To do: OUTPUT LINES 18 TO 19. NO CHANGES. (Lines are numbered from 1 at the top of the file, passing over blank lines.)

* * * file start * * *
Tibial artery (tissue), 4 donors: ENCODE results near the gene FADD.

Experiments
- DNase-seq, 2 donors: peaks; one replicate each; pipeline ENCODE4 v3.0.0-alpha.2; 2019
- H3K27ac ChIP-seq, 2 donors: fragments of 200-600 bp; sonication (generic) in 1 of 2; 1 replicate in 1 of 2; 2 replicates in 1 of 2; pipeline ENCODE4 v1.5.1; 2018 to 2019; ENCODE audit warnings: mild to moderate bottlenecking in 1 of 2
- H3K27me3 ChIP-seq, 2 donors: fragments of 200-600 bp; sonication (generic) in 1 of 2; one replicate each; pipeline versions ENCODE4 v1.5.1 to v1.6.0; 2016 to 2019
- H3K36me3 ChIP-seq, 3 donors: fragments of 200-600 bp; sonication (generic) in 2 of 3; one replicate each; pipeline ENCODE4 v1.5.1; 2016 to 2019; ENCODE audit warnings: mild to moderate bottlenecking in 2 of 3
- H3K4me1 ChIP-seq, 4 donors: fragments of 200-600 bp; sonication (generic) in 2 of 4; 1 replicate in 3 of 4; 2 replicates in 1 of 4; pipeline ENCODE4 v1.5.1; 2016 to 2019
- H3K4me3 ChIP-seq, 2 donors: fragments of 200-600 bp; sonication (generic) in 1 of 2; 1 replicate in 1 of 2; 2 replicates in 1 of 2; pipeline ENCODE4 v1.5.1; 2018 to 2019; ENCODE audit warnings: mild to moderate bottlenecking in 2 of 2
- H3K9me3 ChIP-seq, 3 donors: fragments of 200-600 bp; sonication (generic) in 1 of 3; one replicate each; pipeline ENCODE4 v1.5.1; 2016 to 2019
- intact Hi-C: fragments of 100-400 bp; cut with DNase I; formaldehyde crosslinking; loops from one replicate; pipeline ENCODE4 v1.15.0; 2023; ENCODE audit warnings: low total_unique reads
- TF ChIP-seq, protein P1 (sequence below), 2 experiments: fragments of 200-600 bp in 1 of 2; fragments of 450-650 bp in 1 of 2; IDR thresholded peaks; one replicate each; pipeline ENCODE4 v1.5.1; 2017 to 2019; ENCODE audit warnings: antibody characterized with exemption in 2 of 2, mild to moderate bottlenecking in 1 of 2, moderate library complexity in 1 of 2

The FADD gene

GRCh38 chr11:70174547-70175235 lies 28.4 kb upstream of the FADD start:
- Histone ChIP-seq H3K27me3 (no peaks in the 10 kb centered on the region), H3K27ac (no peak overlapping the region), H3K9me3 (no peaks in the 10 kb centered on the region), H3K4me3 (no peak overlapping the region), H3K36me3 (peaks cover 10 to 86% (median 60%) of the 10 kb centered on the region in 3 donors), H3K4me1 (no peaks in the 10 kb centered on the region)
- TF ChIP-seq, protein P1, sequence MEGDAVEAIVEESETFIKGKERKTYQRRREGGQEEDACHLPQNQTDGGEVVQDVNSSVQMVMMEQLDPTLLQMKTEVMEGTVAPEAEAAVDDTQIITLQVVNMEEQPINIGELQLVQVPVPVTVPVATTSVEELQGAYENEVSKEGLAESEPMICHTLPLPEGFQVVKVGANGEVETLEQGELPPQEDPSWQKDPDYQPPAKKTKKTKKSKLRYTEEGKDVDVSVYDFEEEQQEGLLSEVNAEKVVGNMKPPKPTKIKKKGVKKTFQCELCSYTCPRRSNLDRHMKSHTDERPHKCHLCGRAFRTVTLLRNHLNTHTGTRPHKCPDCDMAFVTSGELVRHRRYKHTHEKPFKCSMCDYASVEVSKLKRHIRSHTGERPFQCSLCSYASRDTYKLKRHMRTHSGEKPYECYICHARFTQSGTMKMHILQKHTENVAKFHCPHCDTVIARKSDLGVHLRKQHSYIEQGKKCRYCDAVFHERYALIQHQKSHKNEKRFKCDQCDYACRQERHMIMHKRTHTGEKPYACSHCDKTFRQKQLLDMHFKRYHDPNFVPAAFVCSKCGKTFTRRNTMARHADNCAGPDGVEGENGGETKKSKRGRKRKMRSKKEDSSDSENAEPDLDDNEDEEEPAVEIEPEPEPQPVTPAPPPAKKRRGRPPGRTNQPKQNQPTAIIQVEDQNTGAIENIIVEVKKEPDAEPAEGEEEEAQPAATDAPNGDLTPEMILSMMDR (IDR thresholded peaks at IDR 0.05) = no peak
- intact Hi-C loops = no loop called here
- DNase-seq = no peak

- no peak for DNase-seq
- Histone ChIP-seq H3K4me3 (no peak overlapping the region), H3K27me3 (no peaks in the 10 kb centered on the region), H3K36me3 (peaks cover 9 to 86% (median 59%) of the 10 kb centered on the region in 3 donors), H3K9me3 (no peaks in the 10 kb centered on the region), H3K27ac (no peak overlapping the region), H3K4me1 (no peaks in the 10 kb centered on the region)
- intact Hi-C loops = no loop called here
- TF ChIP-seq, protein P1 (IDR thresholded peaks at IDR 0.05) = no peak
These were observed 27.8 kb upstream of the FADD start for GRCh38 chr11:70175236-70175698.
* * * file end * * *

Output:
- no peak for DNase-seq
- Histone ChIP-seq H3K4me3 (no peak overlapping the region), H3K27me3 (no peaks in the 10 kb centered on the region), H3K36me3 (peaks cover 9 to 86% (median 59%) of the 10 kb centered on the region in 3 donors), H3K9me3 (no peaks in the 10 kb centered on the region), H3K27ac (no peak overlapping the region), H3K4me1 (no peaks in the 10 kb centered on the region)